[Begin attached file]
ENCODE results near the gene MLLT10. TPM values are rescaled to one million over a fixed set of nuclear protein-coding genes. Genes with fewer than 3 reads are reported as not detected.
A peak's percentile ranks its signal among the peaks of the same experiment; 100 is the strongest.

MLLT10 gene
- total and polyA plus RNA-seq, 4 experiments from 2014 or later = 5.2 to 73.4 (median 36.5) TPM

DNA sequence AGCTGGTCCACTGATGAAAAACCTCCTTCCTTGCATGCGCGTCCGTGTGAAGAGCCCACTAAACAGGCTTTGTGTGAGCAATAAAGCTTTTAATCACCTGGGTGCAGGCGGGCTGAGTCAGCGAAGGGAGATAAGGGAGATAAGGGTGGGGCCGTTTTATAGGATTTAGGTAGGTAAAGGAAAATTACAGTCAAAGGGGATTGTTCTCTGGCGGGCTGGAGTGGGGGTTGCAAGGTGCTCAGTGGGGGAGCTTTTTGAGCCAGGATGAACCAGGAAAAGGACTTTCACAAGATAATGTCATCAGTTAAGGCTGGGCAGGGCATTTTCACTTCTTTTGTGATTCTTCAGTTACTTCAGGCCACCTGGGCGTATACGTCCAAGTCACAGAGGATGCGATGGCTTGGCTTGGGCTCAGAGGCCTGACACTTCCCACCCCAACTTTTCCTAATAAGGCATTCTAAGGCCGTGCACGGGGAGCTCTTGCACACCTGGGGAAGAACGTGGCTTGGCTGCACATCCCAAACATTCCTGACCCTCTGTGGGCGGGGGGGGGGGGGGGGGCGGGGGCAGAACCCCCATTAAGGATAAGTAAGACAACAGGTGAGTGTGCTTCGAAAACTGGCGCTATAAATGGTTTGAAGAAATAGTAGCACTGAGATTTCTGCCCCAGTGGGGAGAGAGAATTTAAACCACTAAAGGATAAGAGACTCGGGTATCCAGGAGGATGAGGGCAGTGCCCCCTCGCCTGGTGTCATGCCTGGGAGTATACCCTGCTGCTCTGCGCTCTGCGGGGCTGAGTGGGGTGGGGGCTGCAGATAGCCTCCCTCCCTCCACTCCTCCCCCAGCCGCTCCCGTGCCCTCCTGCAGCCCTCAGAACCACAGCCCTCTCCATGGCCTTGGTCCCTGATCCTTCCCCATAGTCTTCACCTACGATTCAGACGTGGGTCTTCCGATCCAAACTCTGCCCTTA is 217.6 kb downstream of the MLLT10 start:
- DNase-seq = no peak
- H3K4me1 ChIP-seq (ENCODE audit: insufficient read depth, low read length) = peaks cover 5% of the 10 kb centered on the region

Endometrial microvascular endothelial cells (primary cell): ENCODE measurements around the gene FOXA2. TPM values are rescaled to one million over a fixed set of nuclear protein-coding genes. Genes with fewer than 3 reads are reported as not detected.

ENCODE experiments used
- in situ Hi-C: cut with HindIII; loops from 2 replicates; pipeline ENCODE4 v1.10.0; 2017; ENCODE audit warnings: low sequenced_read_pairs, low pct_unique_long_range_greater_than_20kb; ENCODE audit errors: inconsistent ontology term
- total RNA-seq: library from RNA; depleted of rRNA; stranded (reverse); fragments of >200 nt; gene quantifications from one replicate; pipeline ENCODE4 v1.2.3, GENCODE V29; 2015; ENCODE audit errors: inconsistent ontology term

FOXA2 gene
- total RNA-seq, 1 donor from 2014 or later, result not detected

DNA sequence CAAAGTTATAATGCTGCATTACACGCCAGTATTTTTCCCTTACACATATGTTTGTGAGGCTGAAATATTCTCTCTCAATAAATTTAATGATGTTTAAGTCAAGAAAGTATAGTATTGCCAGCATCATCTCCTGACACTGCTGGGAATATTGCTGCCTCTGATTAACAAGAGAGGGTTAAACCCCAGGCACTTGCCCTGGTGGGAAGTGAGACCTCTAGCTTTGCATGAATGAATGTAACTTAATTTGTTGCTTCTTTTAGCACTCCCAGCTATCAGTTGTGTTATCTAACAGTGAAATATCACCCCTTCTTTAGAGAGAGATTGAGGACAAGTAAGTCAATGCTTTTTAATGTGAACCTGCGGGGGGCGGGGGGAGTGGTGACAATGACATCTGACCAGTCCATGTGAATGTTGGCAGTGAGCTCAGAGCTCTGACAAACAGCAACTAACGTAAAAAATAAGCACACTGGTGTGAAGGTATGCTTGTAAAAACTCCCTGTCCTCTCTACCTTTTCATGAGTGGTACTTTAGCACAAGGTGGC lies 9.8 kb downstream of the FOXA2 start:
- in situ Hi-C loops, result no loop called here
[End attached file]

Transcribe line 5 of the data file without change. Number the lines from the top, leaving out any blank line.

DNA sequence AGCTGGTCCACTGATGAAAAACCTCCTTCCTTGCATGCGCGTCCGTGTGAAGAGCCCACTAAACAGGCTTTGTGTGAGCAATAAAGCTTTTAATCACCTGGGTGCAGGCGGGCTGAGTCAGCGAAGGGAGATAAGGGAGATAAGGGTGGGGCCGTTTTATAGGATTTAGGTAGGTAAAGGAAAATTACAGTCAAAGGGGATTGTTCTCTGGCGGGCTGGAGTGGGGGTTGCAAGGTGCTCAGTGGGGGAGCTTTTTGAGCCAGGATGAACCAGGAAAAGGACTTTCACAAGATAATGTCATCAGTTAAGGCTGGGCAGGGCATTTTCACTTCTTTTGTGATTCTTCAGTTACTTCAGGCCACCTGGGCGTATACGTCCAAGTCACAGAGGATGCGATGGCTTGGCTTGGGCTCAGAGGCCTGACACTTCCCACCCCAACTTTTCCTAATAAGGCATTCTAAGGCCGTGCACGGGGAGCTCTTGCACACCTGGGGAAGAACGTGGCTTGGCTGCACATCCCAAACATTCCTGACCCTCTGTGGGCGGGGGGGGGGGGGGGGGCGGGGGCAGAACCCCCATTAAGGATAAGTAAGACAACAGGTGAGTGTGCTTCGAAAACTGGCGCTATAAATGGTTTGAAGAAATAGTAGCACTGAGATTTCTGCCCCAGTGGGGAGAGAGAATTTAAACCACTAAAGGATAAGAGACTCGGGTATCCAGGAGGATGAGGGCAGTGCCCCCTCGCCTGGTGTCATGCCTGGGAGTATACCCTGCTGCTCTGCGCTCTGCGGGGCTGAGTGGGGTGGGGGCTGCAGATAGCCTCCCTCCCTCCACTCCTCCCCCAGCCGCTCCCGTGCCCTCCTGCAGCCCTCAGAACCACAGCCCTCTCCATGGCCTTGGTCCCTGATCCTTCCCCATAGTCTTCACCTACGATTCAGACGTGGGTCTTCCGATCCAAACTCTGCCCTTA is 217.6 kb downstream of the MLLT10 start: